Funding secured to explore misinformation around the pandemic
A partnership led by the National Library of Scotland has secured £230,958 funding from the Wellcome Trust to archive and explore online resources about health information and the Covid-19 pandemic.
Titled ‘The Archive of Tomorrow: Health Information and Misinformation in the UK Web Archive’, the project will examine how we archive websites and other online information about health.
Joseph Marshall, the Library’s Associate Director of Collections Management said:
“The Covid-19 pandemic has contributed to a global crisis of information vs misinformation which has played out mostly online. Government and medical websites have changed on a daily basis as new information emerges, and there has been a massive proliferation of opining on social media and other online publications about Coronavirus.
“Health advice, data and scientific evidence have been contested, revised, used and misused with dramatic and sometimes tragic consequences, and yet the digital record of this is fragile and difficult to access. How easy will it be in a few years’ time to source the tweets, blogs and news stories from the past 18 months and will we be able to make sense of it all? These are the questions we’ll be asking.”
Alongside the National Library of Scotland, project partners include Cambridge University Library, Edinburgh University Library and Bodleian Libraries, Oxford, with key roles based at all institutions that will form a network of expertise and investigation. The British Library will play a key supporting role in the project.
Daryl Green, Head of Special Collections and Deputy Head of Centre for Research Collections (CRC) at the University of Edinburgh, says of the project:
“The Covid-19 pandemic has created not only a health crisis but also a crisis of trust in sources of information. The CRC has well-established experience preserving collections to ensure their integrity and authenticity. As more information sources move online, we continue to commit to the same values and standards. This project provides an opportunity to explore best practice in preserving information published on the web and how to support different research approaches.”
The UK Web Archive is a partnership of UK Legal Deposit Libraries. Legal deposit libraries are entitled by law to collect anything published in the UK. The UK Web Archive collects and preserves UK-related web content, including large-scale automated capture, curated collections, and webpages nominated by a range of partners and stakeholders. The partnership has to date archived billions of webpages.
The ‘Archive of Tomorrow’ project will preserve 10,000 sites relating to health – both official and unofficial – and use this collection to make web archives more accessible for researchers and members of the public. Even if a contested website or webpage has been deleted, it’s possible it can still be archived through this project, so it can be included in research on the proliferation of misinformation.
Joseph Marshall adds:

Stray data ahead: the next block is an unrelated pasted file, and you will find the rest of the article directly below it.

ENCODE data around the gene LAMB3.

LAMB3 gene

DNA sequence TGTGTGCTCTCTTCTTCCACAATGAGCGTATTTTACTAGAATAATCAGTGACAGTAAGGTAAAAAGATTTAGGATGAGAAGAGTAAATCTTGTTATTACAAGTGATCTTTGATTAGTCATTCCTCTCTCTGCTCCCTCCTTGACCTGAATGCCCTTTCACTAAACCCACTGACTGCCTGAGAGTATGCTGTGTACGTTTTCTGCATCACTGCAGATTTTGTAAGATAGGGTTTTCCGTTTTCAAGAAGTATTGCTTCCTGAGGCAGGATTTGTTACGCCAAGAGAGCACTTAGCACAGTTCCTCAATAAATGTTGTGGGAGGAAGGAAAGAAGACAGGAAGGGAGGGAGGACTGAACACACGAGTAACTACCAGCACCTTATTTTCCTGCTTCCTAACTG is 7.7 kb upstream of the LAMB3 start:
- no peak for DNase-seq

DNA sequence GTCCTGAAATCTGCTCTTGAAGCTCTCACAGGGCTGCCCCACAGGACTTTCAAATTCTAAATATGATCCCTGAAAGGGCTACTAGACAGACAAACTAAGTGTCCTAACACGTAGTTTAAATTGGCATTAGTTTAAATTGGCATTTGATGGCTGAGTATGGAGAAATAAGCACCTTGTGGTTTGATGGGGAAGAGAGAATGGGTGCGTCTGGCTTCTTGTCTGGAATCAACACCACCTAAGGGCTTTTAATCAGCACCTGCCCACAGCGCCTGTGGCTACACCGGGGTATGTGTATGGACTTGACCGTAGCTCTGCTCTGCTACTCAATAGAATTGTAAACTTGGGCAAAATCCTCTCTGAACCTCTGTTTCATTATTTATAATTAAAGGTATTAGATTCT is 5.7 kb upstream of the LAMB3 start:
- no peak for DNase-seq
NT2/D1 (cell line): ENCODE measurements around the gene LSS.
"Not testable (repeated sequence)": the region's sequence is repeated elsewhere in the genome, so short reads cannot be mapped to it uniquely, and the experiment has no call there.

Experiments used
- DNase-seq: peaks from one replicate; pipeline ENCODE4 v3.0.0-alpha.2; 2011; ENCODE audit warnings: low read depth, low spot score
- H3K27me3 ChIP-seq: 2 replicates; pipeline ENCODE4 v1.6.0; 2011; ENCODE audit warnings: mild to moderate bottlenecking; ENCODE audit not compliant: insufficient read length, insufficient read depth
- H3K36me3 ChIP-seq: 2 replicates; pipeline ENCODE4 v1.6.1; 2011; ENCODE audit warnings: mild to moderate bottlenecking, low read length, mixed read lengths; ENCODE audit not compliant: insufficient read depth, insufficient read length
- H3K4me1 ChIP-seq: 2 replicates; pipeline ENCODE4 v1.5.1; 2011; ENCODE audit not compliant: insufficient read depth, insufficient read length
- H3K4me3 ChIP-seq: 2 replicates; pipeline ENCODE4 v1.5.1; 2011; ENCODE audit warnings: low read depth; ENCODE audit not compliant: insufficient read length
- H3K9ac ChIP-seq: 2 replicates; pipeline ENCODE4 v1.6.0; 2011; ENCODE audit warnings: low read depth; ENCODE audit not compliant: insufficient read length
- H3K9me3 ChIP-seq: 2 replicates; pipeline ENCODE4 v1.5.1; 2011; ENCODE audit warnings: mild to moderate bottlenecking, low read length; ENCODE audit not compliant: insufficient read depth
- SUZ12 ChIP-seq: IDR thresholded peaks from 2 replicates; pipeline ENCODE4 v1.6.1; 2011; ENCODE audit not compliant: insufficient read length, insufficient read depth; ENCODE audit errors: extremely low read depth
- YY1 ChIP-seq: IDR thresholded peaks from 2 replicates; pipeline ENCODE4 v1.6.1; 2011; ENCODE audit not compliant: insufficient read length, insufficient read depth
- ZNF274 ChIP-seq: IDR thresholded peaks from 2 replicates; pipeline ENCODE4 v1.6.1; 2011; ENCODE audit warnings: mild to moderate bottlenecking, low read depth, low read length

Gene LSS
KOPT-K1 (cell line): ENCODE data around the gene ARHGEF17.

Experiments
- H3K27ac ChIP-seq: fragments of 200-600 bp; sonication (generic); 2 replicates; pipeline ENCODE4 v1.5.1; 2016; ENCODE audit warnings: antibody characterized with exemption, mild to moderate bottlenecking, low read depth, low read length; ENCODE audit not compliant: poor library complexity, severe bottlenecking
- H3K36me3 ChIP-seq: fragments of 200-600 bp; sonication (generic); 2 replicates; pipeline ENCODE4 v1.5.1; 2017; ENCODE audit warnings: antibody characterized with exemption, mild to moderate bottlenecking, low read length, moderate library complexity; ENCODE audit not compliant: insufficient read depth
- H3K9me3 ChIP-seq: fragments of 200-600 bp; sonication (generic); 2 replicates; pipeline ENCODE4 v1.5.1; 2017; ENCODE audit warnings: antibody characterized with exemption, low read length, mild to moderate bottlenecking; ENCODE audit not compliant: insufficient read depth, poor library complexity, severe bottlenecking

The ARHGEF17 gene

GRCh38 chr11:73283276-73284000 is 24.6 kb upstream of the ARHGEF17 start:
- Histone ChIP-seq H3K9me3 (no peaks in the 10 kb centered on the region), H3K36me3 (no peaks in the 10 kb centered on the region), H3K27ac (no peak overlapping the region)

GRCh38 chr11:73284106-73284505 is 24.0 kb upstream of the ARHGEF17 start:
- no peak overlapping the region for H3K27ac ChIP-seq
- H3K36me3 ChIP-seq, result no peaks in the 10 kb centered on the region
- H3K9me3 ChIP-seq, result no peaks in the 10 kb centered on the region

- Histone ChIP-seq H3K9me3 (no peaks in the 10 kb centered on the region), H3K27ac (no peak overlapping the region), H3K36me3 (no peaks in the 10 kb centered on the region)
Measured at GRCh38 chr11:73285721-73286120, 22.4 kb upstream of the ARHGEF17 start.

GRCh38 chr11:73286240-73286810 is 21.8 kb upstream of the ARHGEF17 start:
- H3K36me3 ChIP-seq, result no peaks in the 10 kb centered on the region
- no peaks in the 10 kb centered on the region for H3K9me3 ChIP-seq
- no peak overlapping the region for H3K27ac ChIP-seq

“Libraries and archives have always striven to collect the stories of our times, and this is more important than ever when information is literally a matter of life and death. We will ensure a wide representation of diverse and otherwise un-collected sources. And we will tackle some thorny questions including how we can ethically capture and describe misinformation and fake news for posterity. It’s our hope that a project like this will help us make sense of events of the past 18 months, and ultimately improve our ability to interrogate factual information and misinformation in the future.”
‘The Archive of Tomorrow’ 14-month pilot project will start in December 2021, and will involve a dedicated project team. Specific aims of the project are to curate a new collection of websites within the UK Web Archive under the theme of ‘Health and Misinformation’; use the collection to explore options for metadata, computational analysis, ethics and rights issues; build a research network across a range of disciplines; make recommendations to make web archives more representative, inclusive, and open for health research.
The project network already includes researchers from different disciplines from The Internet Archive, Digital Preservation Coalition, National Archives, National Records of Scotland and The Alan Turing Institute. However, the National Library of Scotland is actively seeking to grow this network. Any organisations or researchers seeking to join or find out more can contact Joseph Marshall at firstname.lastname@example.org.
National Library of Scotland
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Notes to editors
The National Library of Scotland
The National Library of Scotland is a major European research library and one of the world’s leading centres for the study of Scotland and the Scots – an information treasure trove for Scotland’s knowledge, history and culture.
The Library’s collections are of international importance. Key formats include rare books, manuscripts, maps, photographs, music, moving images and official publications.
The Library holds more than 30 million physical items dating back more than 1000 years as well as a growing library of digital material. Every week the Library collects around 5,000 new items. Most of these are received under Legal Deposit legislation, allowing the Library to claim a copy of everything published in the UK and Ireland (everything from children’s books to science journals, election leaflets to magazines and websites). www.nls.uk / @natlibscot / facebook
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